Beyond that, said Gary Derr, the University of Vermont's vice president for operations and public safety, the on-campus strategy resembles the the fall's. Students will be reminded to wear facial coverings, wash their hands and maintain social distance.

And just as during the fall semester, UVM will continue mandatory weekly student testing. During the fall semester, the more than 150,000 tests at UVM revealed 99 cases among students and 19 cases among faculty and staff, according to weekly reports on the school's website.

Those numbers are expected to soar this semester, however.

"We're preparing to see more positives, just like the state is," said Derr.

During the two weeks ending January 17, 59 students tested positive — more than half the number of positive student tests during the entire fall semester. But those numbers, Derr noted, were reported after the holidays. State officials have confirmed that, based on their contact-tracing data, Christmas gatherings helped drive a surge in cases.

"I think what we're expecting and hoping for is that that [weekly case number] will start to drop," said Derr.

If students fail to show up for weekly testing, the penalties can be steep. The tests are mandated by the school's Green and Gold Promise, which lays out student conduct requirements during the pandemic. Students in "egregious" violation of the pledge may be fined $250 on their first offense, and suspended on the second.

A UVM spokesperson said the school fined 799 students for violations during the fall semester, and suspended nine.

Though many campus strategies will be the same this semester, one thing will look different: Because of the statewide ban on multi-household gatherings, schools must define what a "household" means on their campuses, and ask students to restrict non-academic gatherings to members of their "household."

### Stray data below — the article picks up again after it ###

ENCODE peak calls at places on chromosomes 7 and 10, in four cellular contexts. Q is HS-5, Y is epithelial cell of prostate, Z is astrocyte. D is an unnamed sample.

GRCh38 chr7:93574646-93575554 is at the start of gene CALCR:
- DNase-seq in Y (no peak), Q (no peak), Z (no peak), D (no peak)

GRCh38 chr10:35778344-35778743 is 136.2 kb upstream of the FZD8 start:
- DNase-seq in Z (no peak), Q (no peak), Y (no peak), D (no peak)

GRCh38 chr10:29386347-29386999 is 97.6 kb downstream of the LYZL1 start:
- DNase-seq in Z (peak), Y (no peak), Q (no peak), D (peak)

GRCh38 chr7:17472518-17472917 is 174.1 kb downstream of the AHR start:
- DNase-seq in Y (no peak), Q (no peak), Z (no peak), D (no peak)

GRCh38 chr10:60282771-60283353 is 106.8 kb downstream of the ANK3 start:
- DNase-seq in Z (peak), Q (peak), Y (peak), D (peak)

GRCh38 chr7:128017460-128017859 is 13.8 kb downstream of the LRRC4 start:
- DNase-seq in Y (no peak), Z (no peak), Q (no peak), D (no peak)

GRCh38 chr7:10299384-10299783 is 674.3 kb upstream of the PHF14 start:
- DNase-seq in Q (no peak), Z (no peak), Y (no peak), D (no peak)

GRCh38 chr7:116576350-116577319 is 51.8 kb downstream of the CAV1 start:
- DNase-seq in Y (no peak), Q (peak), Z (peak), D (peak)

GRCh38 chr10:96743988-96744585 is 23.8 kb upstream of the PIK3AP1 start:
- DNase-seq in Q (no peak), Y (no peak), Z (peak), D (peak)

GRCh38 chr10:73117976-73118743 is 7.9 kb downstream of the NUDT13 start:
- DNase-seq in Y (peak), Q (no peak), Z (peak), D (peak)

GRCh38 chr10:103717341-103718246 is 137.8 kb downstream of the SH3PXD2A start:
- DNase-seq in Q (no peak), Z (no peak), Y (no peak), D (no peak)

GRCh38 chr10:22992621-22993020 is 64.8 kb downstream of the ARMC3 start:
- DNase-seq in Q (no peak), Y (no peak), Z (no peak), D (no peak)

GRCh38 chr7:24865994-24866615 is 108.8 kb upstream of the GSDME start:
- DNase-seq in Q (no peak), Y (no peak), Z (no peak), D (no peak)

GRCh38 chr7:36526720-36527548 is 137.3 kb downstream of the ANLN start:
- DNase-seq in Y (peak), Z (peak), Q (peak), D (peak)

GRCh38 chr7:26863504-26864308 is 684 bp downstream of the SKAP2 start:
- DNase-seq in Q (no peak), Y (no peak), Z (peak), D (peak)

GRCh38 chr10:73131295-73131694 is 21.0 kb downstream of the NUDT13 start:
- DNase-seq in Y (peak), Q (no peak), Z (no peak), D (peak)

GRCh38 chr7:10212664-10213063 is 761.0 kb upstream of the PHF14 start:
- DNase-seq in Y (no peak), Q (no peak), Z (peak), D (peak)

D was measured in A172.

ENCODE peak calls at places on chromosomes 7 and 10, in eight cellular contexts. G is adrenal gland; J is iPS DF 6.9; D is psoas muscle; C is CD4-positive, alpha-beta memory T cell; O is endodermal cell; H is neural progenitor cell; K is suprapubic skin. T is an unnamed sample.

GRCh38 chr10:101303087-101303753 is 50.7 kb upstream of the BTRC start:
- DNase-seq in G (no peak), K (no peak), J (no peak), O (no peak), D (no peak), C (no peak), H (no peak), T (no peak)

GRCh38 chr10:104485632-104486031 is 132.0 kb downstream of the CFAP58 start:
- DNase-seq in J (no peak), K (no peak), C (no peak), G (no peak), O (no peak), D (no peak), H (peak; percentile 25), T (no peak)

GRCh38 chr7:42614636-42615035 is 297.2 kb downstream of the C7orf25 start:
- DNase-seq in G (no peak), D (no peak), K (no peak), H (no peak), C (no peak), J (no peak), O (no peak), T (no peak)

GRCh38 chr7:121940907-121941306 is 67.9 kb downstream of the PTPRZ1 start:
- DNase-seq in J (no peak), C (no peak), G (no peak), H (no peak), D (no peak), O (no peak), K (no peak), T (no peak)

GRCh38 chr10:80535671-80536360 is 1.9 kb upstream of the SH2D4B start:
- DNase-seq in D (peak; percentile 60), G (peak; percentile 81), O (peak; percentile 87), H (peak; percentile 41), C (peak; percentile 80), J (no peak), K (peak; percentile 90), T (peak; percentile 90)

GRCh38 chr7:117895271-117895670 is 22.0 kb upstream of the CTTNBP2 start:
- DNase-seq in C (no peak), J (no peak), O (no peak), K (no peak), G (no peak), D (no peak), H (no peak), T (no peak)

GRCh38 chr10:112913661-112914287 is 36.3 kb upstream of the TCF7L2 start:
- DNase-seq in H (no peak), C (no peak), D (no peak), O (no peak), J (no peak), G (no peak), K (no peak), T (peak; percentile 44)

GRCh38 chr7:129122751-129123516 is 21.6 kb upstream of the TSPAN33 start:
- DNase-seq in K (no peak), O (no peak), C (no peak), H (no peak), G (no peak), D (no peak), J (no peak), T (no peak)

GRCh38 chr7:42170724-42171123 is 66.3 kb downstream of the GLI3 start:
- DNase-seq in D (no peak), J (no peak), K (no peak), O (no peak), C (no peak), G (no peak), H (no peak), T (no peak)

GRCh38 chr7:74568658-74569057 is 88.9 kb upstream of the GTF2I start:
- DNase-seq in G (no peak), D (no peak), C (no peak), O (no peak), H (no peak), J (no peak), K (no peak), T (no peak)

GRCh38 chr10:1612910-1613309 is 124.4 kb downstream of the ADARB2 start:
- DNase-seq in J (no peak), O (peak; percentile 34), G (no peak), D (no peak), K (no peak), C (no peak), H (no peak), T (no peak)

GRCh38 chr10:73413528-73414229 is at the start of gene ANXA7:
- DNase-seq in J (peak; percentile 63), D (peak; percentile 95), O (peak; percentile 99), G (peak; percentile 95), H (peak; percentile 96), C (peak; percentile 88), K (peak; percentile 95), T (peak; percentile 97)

That will look different from campus to campus, depending on how each school's housing is set up, explained Dolan. "We asked colleges to keep with the spirit of what we were trying to do with social gatherings," she said.

At a student town hall earlier this month, officials at St. Michael's College, which reported 79 cases during the fall semester — with dozens connected to a hockey-related outbreak in Montpelier — urged students to abide by the household restrictions. The school defines a household as either the residents of a townhouse, suite, or apartment, or, for those in single and double rooms, up to four people from the same wing of a residence hall.

Abiding by these rules is especially important as reports of a more contagious variant, first discovered in the United Kingdom, continue to spread, said Mary Masson, director of student health services at St. Mike's. Though the variant has not yet been identified in Vermont, it's been reported just over the border in New York State.

"It tells us that we have to be all the more vigilant," said Masson.

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Tuesday, January 12, 2021

Middlebury College Rescinds Rudy Giuliani's Honorary Degree

Posted By on Tue, Jan 12, 2021 at 8:46 PM

Rudy Giuliani speaking to attendees at the Stop the Steal Rally last Wednesday - YOUTUBE/C-SPAN2
  • YouTube/C-SPAN2
  • Rudy Giuliani speaking to attendees at the Stop the Steal Rally last Wednesday
Middlebury College has made good on its threat to rescind the honorary doctor of laws degree that it conferred upon Rudy Giuliani in 2005.

On Sunday, the Middlebury Campus, the school newspaper, published an editorial urging the college to do just that. The writers noted that, in the wake of the violent storming of the U.S. Capitol building by extremists supporting President Donald Trump, two colleges had revoked honorary degrees previously given to Trump.

The paper also noted that Giuliani, Trump's personal lawyer, had addressed a Trump rally just hours before attendees headed to the Capitol, urging a "trial by combat" over the results of the 2020 presidential campaign.

College president Laurie Patton issued a statement Sunday calling the riot "an insurrection against democracy itself" and saying a decision on the degree would be made within days.

Tuesday evening, the college announced its decision using a method that the president has favored for years, up until his account was suspended: a tweet.